Proposed Amendment includes Flame Retardants in Children’s Products

flame retardantProposed amendment, House Bill 2934 (Decrease Unsafe Toxins Act), will amend the CPSIA to ban flame retardant chemicals from use in resilient filling materials in children’s products.

The proposed amendment would require manufacturers of children’s products which contain resilient filling materials, such as high chairs, strollers, infant walkers, booster seats, car seats, changing pads, floor play mats, highchair pads, highchairs, infant swings, bassinets, infant seats, infant bouncers, nursing pads, playards, playpen side pads, infant mattresses, infant mattress pads, and portable hook-on chairs to not contain more than 1,000 ppm of flame retardant chemicals.

Currently, strollers, infant carriers, and nursing pillows have been exempt from California’s Furniture Flammability Standard Technical Bulletin (TB117) since 2010 and the proposed revision of California’s (TB117-2013) includes a provision to exempt 17 more baby and infant products from the standard. This is due to the State agency’s understanding that these products do not present a significant fire hazard.

Since California has been the “de facto standard” for flammability in upholstered products, the bill is seen to bring into harmonization the changes in TB117 and the CPSIA.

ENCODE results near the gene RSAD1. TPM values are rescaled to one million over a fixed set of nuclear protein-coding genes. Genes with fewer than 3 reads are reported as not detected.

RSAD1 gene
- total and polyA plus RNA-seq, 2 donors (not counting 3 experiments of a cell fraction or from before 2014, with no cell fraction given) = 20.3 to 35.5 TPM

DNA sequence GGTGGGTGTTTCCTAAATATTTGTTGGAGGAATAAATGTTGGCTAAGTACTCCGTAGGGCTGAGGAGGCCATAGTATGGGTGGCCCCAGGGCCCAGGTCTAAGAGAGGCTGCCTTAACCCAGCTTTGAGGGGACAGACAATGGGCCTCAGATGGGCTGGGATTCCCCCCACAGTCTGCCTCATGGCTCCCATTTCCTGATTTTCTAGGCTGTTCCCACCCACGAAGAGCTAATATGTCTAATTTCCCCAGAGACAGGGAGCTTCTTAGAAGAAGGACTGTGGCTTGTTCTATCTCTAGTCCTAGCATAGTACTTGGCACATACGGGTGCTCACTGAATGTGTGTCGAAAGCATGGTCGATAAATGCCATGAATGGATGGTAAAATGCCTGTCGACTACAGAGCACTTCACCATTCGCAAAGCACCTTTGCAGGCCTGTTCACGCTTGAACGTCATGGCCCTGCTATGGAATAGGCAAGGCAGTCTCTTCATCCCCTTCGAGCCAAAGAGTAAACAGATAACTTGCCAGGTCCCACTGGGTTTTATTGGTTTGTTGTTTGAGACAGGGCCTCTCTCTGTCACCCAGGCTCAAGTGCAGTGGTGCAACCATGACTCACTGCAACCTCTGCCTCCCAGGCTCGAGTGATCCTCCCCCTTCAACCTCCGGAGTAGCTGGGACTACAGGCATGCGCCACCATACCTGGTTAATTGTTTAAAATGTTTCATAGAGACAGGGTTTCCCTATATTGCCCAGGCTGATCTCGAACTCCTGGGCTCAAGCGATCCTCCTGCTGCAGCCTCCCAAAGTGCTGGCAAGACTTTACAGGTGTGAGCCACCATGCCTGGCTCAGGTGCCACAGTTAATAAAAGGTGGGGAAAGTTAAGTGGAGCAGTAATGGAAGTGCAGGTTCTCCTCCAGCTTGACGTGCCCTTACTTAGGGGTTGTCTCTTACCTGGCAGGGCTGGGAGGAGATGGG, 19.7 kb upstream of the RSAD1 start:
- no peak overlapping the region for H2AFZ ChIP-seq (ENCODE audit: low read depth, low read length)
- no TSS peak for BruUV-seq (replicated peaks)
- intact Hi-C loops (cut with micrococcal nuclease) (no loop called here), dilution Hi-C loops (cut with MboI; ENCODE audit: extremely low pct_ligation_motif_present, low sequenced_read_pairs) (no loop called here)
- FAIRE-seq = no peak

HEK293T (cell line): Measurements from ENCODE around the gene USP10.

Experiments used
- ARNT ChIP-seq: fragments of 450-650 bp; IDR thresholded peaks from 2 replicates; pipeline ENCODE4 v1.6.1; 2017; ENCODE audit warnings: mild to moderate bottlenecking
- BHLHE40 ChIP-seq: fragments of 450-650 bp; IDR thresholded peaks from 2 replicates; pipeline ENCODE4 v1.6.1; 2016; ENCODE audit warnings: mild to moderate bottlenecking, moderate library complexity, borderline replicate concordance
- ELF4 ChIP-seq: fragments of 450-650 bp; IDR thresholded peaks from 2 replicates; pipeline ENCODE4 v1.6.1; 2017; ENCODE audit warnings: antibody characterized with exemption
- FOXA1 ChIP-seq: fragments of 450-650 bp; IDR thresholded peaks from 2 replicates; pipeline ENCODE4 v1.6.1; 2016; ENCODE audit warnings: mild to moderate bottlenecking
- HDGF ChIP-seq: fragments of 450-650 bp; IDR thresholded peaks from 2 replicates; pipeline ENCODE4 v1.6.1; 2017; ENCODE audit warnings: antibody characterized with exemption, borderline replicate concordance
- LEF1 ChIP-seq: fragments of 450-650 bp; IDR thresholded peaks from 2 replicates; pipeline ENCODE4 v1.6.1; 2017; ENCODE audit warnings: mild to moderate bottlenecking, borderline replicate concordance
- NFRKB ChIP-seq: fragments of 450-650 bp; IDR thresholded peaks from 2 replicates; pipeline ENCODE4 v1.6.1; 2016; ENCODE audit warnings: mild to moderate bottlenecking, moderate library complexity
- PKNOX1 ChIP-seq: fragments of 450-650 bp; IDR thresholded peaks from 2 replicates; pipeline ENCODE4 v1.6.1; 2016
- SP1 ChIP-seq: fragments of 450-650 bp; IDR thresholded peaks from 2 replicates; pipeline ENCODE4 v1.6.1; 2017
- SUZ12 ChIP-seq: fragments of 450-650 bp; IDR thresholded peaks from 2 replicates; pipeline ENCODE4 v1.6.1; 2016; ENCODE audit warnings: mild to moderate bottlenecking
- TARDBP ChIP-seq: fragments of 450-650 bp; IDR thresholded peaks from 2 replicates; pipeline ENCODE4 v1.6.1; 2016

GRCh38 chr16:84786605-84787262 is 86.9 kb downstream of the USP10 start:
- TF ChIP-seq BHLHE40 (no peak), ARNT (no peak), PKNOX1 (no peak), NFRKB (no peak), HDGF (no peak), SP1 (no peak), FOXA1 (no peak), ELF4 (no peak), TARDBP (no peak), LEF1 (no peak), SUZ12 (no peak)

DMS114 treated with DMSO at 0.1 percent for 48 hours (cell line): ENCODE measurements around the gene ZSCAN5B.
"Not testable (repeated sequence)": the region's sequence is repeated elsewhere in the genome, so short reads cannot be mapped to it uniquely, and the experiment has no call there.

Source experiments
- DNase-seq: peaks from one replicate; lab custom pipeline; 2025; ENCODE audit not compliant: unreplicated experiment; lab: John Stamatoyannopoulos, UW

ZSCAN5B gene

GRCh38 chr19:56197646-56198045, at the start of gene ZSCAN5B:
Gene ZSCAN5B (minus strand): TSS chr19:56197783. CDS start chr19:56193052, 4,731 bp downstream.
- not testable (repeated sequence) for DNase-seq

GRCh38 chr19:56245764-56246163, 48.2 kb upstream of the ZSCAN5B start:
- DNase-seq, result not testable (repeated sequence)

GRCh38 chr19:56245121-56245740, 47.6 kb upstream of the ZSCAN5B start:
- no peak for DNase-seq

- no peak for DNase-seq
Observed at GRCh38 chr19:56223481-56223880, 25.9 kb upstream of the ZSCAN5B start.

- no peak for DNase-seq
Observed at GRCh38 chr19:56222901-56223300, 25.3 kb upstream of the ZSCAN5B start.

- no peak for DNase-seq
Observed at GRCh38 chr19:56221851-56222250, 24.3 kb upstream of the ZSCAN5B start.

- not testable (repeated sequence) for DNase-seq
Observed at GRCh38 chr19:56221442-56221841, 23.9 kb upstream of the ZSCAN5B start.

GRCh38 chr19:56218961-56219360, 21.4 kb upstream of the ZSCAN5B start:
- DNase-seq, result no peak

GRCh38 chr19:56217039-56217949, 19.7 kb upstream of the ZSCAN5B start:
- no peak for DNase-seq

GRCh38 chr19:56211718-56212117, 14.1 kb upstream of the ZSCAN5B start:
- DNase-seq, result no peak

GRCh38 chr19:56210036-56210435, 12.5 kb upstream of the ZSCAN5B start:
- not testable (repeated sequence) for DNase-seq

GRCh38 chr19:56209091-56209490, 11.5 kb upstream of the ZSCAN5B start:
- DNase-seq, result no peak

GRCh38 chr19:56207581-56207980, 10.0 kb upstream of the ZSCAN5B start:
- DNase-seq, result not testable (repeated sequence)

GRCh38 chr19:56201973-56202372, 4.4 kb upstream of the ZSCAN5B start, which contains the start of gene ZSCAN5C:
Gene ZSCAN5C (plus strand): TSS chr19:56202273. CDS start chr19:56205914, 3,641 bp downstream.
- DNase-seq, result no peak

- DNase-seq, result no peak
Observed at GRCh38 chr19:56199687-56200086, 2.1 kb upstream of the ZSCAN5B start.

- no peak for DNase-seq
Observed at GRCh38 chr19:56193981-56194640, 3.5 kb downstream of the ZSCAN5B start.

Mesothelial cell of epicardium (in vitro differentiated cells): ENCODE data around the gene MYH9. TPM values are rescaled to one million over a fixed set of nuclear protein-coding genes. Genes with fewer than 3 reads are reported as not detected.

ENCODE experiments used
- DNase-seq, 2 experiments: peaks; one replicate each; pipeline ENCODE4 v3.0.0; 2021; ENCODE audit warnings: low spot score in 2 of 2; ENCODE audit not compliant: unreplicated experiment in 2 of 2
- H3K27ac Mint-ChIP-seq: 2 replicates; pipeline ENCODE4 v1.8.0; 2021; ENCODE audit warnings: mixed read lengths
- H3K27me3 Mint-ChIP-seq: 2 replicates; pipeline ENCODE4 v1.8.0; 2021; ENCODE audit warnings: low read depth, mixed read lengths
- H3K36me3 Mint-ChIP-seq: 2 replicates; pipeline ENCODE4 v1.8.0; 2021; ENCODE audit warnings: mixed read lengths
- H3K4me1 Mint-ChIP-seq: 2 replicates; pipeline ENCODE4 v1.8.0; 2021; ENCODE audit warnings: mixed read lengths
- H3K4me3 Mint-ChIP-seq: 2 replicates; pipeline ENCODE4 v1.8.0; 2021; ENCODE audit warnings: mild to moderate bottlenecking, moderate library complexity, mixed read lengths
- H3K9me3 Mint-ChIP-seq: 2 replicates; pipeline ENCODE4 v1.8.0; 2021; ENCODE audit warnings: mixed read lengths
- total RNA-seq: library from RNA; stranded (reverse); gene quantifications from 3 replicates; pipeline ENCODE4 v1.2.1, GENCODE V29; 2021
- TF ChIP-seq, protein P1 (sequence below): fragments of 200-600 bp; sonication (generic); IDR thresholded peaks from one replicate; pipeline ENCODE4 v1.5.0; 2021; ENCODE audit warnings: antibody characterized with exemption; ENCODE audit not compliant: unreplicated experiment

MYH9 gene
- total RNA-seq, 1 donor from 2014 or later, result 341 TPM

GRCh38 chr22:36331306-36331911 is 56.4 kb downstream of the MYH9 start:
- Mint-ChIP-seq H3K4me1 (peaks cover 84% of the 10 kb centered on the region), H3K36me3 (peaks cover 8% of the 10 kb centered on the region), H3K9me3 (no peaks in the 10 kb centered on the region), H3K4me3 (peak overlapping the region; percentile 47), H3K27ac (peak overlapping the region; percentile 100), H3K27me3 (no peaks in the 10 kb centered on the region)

Do you have questions about Flame Retardants in your product?

Jacoby Solutions provides consulting services for compliance related issues.

Contact Us Today if you need help in this area!

Making Green Claims with Regards to Your Products

environmental-marketing-claimsDo you make any green claims with your products? Three mattresses firms recently reached a settlement with the FTC and agreed to discontinue unsupported claims that their mattresses where free of volatile organic compounds (VOC’s).  VOC’s are carbon-containing compounds that may be harmful to human health and the environment.  The settlement prohibited the mattresses companies from claiming their products where free of VOC’s without competent and reliable scientific evidence that the mattresses actually contain either zero micrograms per cubic meter or no more than just a trace amount of VOC’s.

Environmental claims about products are becoming more and more prevalent especially with products sold to children under the age of 12 years.  These claims include things like; BPA free, Odor free, 100 percent natural materials, Phthalate free, etc.  These types of Environmental Benefit claims are closely scrutinized by the FTC and must be substantiated by competent and reliable scientific evidence.

When manufacturers and importers say a product is green and “free of” a chemical or substance, the product must not contain the chemical or substance or have only a trace amount.  The “trace amount” test is met if;